The winning builder of the Design Challenge will appropriately earn a fully bespoke suit: a collaboration between Rapha and London tailor Timothy Everest. Constructed for the gentlemen cyclist, the details and design of the suit are equally at home on the bike as the office. See more at: Rapha.
Points will be awarded in the 10 Design Consideration categories listed above, weighted into three points group. Top 12 winners (and the three race winners) will be displayed in the Oregon Manifest Bike Union storefront for five weeks.
All entries will be on display for the public during the Design Challenge weekend. In addition, all participants will be featured in a coffee table book being produced around the event.
If you are interested in entering the Constructor's Design Challenge, visit www.oregonmanifest.com and click on the link to entry forms and regulations. Entry deadline is July 31.
ABOUT OREGON MANIFEST
Oregon Manifest is a 501c4 non-profit organization celebrating the craft and culture of cycling. Their mission is to engage a wide audience with cycling lifestyle through innovative, influential events around the bicycle. Oregon Manifest values the process of making, the spirit of ingenuity and the passion of brave undertakings.
From October 2 to November 8, Oregon Manifest is Portland's unique, multi-faceted celebration of cycling culture, craftsmanship and competition. Expanded to five weeks (up from three days) Oregon Manifest 09 will feature a national bike design challenge, an acclaimed Danish cycling cultural exhibit, two bike races, guest speakers and a pop-up storefront Bike Union--all highlighting the bike's influence on culture, sustainability, climate change, and urban design.
SUPPORTERS OF THE OREGON MANIFEST
Presenting sponsor Chris King Precision Components and the City of Portland have been instrumental in seeding Oregon Manifest. Other key supporters include apparel makers Rapha and Castelli US, Alta Planning + Design, United Bike Institute, BikePortland.org, Cross Crusade, Hopworks Urban Brewery, Oregon Bicycle Constructors Association, the Portland Development Commission, and Travel Portland.
For more information on Oregon Manifest visit www.oregonmanifest.com.
Richard Risemberg on Thu, 09 Jul 2009 16:20:06 -0800 [link]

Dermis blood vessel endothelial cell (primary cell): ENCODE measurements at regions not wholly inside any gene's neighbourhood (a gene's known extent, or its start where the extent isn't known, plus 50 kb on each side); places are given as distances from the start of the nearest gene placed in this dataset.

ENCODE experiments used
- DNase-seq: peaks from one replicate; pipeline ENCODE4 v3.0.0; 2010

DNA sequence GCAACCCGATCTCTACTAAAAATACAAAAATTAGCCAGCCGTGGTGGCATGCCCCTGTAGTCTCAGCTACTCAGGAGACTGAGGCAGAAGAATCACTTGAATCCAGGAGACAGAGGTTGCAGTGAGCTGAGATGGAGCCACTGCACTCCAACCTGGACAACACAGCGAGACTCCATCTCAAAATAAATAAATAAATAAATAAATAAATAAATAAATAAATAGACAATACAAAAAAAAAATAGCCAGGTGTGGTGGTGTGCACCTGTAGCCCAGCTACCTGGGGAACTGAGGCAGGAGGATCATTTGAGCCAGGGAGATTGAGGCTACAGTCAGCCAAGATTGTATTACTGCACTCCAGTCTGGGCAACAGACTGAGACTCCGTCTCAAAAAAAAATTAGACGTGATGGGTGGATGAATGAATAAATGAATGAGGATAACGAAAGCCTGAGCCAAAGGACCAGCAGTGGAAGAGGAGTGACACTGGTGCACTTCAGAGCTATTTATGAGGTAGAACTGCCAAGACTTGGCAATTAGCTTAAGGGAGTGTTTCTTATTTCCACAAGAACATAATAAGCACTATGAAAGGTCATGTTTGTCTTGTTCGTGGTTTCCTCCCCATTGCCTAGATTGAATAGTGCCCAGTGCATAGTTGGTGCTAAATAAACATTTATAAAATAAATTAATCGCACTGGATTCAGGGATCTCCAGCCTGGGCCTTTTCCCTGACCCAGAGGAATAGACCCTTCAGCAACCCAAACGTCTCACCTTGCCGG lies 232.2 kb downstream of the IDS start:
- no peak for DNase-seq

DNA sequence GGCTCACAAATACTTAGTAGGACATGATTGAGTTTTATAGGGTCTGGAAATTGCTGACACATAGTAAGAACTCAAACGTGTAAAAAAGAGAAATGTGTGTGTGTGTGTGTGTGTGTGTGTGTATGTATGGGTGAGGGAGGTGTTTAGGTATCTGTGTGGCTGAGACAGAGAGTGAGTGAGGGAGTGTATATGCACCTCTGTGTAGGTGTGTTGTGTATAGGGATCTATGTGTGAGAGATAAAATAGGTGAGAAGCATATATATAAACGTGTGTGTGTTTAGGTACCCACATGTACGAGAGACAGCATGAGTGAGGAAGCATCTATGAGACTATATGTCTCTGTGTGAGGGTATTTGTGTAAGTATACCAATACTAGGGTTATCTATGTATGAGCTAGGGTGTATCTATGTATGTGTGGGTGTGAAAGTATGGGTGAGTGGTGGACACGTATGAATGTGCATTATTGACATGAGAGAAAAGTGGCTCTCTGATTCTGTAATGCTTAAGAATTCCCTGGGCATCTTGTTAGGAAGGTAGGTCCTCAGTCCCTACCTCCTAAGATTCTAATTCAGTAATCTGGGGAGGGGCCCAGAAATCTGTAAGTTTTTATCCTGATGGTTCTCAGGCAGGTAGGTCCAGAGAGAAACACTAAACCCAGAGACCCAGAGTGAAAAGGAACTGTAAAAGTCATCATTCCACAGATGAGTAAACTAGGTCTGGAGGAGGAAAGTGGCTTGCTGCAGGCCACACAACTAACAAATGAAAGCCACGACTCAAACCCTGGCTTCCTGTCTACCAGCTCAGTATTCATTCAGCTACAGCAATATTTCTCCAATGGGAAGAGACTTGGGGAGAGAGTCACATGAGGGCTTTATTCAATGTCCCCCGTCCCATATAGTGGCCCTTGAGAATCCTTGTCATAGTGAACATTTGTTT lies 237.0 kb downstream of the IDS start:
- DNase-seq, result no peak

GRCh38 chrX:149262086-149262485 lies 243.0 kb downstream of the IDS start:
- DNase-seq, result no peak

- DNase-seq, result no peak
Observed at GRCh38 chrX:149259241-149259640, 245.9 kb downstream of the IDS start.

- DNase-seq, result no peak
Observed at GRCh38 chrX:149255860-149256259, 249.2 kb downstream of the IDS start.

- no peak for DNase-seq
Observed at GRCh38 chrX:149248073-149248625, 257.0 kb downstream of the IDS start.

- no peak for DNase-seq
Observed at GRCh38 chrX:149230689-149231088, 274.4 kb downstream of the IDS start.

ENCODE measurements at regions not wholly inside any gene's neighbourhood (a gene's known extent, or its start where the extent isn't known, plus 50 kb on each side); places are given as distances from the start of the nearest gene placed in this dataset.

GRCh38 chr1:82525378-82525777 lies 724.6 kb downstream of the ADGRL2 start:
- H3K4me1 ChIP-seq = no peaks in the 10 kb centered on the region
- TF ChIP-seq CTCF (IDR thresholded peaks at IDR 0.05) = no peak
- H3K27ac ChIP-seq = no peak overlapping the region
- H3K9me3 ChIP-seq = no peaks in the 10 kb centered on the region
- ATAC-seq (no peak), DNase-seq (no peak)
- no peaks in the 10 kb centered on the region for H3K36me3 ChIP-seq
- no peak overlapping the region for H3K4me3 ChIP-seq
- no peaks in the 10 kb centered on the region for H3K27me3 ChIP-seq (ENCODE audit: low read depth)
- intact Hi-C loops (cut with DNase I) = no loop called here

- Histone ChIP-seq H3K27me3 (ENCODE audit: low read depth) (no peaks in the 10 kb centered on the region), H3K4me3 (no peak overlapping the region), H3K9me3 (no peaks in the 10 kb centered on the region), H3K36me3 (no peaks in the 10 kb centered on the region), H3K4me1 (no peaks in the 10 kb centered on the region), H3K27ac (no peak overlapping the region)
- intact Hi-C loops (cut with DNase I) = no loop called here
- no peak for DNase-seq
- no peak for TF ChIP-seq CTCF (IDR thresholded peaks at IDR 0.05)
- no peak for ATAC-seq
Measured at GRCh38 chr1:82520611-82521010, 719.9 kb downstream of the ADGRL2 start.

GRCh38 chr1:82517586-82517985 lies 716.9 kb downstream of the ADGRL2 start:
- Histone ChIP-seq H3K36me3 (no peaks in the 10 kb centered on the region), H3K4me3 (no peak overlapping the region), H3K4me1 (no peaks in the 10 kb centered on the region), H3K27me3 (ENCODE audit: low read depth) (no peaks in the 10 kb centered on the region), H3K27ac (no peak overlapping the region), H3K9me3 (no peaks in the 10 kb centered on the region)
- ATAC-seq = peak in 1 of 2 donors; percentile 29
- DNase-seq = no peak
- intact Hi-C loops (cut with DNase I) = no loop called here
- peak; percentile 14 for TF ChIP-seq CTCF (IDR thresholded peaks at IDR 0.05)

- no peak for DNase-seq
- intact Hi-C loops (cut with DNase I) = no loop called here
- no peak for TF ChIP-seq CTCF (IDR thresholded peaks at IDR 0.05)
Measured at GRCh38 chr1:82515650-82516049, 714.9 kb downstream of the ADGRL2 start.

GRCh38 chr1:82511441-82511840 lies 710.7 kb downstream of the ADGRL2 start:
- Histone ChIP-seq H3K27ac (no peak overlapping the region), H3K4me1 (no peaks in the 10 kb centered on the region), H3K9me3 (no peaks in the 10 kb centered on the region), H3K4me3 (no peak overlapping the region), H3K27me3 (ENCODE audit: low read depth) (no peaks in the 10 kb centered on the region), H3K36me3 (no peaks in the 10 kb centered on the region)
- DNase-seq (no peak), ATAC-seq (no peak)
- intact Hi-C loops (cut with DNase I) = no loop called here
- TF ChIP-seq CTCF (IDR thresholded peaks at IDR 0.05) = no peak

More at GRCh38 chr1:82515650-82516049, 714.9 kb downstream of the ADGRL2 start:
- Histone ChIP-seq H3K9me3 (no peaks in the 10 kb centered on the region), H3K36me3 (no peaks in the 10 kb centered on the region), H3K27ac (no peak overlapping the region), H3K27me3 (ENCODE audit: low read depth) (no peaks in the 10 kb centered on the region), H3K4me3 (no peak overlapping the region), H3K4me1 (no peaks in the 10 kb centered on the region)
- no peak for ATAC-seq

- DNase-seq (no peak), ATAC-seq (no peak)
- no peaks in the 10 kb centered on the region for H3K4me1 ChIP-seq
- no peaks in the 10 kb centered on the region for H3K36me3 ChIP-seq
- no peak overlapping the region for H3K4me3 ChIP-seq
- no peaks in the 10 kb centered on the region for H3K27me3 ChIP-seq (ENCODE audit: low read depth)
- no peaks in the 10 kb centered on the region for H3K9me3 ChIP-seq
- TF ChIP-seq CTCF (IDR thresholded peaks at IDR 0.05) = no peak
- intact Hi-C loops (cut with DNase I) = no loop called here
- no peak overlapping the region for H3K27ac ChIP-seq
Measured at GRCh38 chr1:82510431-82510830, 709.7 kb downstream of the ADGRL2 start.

Still, we may have had to wait till July, but we got a Real Old Fashioned Summer Day at last: by the time our slew of vintage road bikes, fixies, and a plasticine pocket-rocket or two pedaled up the last hill to Beantown, the thermometer on the shaded east wall was nudging 100°F.
Not a day for hot coffee. I had a fruit smoothie, gave myself a case of brain-freeze, and enjoyed a half sandwich before setting off for home.
In the afternoon Gina and I took out the Kronan city bike we're riding to review here in BF, so Gina could photograph it. Camera kit on the front rack, Gina on a home-made cushion on the rear rack! By the time the light faded and we headed home, the temperature had become almost chilly again.
But today is warm, so maybe we'll have a taste of summer after all--in spite of our own collective best efforts to mess things up.
Richard Risemberg on Mon, 06 Jul 2009 15:19:41 -0800 [link]
- Parking is not free; the cost is merely hidden
- The cost of providing a single parking space could be up to $40,000
- By taking up land, parking spots reduce density and make car travel more appealing, which leads to greater demand for parking
- Low-income earners are more likely to carpool, use public transit, walk or cycle, so they are less likely to benefit from the parking they are forced to subsidize
It's also a good companion piece to the Texas DOT's explanation of car subsidies in Do Roads Pay for Themselves? (quoted in CommuteOrlando).
Richard Risemberg on Thu, 02 Jul 2009 08:20:14 -0800 [link]